I was listening to a radio piece on NPR this week about the role of fake news in our country. A segment from the Diane Rehm Show was played wherein Scottie Nell Hughes, political editor of RightAlerts.com, claimed the following: “There’s no such thing, unfortunately, anymore of facts”. Syntax would also seem to be on the way out, but that is another issue. The first thing that struck me about this statement was that it was, rather ironically, not a fact. It was itself a piece of ‘fake news’. Facts, it turns out, are still with us. For instance, it is a fact, that now in my early 40’s, if I run around a soccer field for 90 minutes trying to keep up with players in their 20’s, I need to lie down in a dark room the following day while my body responds to the shock. No amount of fantasy will change that reality. I am no longer as spritely as I once was.
It turns out, though, that Ms. Hughes wasn’t really talking about facts but belief: “And so Mr. Trump’s tweet amongst a certain crowd, a large — a large part of the population, are truth. When he says that millions of people illegally voted, he has some — in his — amongst him and his supporters, and people believe they have facts to back that up.” For Ms. Hughes, the possession or not of the facts is not the operative thing; it is whether people believe they have facts or not, even if they don’t have any at all. If they believe that a claim about the world we live in can be supported by facts, then that belief in the possibility of facts is as good as having the facts themselves.
This certainly seemed to be the train of thought that North Carolina resident Edgar Maddison Welch utilized when he fired his assault rifle in the Comet Ping Pong pizza restaurant in Washington last weekend because he believed it lay at the heart of a Democratic Party child sex-trafficking operation. Mr. Welch had apparently been motivated to carry out the attack by false allegations made on multiple social media sites. It is a living study in the power of persuasive falsehood. Mr. Welch seemingly believed that there were facts that supported the theory about the pizzeria being part of a sex-trafficking operation, even if those facts were not actually at his disposable the day he decided to carry out his own ‘investigation’.
Of course, people have always been economical with the truth if it has suited them to do so. Adam and Eve didn’t get us off to a good start with that one. However, the current shift away from fidelity to the facts presents a certain crisis for society at large in an age when information is not only so readily available online, it is also disseminated across vast swaths of people via media that is able to influence individual and collective views and actions at a whim. The Roman Empire was good at propaganda. They emblazoned it amidst their civic spaces in the form of great archways and inscriptions making clear to the populations that they had subdued, that life in the Pax Romana was a life worth embracing. Resistance was not only futile, it was suicidal. What the Romans did not have was the ability to tweet or post or ping millions of people in a single communication. They did not operate on the principle of media saturation as a means to enter the minds of possibly otherwise reasonable people capable of discernment. Falsehood erodes our capacity for discerning truth. The more we are immersed in a universe of falsity, the harder it is to discern reality from the construction.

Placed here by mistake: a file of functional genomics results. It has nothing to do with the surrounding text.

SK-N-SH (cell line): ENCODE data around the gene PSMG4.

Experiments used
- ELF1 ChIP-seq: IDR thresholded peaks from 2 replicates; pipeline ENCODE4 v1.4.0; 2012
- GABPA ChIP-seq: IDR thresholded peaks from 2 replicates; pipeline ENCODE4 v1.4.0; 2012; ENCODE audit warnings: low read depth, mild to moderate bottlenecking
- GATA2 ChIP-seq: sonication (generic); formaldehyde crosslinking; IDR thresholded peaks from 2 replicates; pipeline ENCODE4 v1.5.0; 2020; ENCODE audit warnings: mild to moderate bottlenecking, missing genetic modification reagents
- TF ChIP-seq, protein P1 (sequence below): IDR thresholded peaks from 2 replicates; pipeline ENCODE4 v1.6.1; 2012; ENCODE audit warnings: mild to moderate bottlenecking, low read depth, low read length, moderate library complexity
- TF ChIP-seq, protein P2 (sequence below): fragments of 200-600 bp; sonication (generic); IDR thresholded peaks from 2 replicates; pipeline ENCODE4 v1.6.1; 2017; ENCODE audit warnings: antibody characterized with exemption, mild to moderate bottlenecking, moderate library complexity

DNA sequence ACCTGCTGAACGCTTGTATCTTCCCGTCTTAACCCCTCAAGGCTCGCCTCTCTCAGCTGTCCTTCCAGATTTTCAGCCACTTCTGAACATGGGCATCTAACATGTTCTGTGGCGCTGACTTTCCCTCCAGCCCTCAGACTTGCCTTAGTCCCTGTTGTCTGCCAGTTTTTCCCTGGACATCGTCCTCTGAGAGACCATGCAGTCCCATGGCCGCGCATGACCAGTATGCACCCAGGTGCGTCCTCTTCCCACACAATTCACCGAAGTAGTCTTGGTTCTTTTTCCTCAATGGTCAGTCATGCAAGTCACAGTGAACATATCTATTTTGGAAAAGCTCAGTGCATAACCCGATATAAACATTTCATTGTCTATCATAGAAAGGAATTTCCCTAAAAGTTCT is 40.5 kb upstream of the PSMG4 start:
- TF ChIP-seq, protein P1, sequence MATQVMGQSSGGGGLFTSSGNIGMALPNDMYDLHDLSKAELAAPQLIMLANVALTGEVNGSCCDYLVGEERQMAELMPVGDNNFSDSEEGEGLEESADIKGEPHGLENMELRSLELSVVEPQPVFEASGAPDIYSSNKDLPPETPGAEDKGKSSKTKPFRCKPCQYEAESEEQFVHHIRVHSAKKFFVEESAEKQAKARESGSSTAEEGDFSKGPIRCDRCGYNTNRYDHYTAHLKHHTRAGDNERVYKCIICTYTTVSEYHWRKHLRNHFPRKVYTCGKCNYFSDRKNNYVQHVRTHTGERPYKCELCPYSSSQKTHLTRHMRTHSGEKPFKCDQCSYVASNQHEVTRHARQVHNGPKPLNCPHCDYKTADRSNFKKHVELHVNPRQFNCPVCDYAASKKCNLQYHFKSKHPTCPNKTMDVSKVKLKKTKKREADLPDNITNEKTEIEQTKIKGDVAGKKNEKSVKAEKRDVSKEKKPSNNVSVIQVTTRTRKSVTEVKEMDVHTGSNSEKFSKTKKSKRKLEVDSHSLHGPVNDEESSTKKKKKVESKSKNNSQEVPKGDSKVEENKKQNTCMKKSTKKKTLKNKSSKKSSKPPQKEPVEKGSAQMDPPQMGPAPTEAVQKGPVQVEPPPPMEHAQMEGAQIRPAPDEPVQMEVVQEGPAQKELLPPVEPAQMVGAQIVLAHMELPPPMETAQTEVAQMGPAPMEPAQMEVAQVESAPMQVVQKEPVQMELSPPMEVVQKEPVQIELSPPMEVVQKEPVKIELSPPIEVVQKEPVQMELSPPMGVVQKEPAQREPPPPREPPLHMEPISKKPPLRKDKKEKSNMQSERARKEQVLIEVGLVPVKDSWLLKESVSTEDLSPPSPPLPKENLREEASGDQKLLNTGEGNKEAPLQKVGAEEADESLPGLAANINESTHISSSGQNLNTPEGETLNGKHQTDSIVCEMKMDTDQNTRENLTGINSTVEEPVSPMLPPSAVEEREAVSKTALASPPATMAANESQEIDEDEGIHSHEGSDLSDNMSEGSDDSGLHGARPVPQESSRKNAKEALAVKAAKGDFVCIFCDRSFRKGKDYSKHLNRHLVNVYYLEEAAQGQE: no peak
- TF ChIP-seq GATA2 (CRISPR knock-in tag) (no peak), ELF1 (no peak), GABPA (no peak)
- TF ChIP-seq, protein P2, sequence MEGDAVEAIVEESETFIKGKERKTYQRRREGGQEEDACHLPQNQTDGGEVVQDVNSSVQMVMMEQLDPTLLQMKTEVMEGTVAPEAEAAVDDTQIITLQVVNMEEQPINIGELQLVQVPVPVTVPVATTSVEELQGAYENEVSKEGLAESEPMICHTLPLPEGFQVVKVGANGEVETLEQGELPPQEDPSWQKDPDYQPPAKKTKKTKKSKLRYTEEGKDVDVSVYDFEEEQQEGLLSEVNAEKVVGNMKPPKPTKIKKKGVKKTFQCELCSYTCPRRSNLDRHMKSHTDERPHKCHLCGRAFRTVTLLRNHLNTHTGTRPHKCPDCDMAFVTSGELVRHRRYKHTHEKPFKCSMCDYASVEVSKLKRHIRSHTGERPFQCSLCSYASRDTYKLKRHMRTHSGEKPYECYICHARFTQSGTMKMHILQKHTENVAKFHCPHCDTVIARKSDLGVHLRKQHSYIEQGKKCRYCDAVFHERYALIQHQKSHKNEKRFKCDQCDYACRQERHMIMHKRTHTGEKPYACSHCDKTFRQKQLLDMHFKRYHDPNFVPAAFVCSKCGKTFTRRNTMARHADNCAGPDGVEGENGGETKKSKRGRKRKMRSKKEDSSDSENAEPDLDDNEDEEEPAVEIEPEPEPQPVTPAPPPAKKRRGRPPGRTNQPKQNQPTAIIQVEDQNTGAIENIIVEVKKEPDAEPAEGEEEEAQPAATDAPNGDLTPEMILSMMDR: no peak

Truth matters. Counter to Ms. Hughes’ assertion that we are in a post-factual age, the Church must take up a role that has always resided at the heart of its theological life: the practice of truth-telling. Liturgically, the act of truth-telling takes the form of confession. There can be no reconciliation, no real relationship, no opportunity for mercy to birth authentic forgiveness without that which we have done and that which we have failed to do being laid out in the open. Human beings need the light of truth-telling as fundamentally as they need air and water. Truth does indeed set us free because it provides us with the opportunity to start over again in our lives amidst the complexities of friendship and love, of common life and individual ambition. Truth enables grace to be felt in our lives as a living and transformational power. Without truth, grace remains only an abstract hope, not a present gift.
Dorothee Solle once remarked that the phrase, ‘The truth will make us free’, is an invocation to God so that the truth may not be forever buried in lies. We live in a time when the truth is indeed in danger of being buried. For every falsehood that is uttered about the ‘dangers’ of certain immigrant groups living in America, the promise of America as a nation of all-comers is diminished, until the values that we may have assumed were held in common are no longer visible in our life together; they are buried beneath a facade of fear and exclusion. Solle incites the Church to take up its vocation of truth-telling trusting in a God who does not stand in power over the world, but who is ‘grieved as we are’, ‘small like us’. It is in this ‘small God’ that we must place our hope, for the struggle to proclaim the truth about one another is a struggle that most often begins from the underside of history. The Church will need to sharpen its skills of attentive listening if it is to be a conduit for truth that has the capacity to set us all free. We will have to listen and we will have to speak, over and over, until our hearts beat with the longings of God himself. Truth upon truth, one life at a time.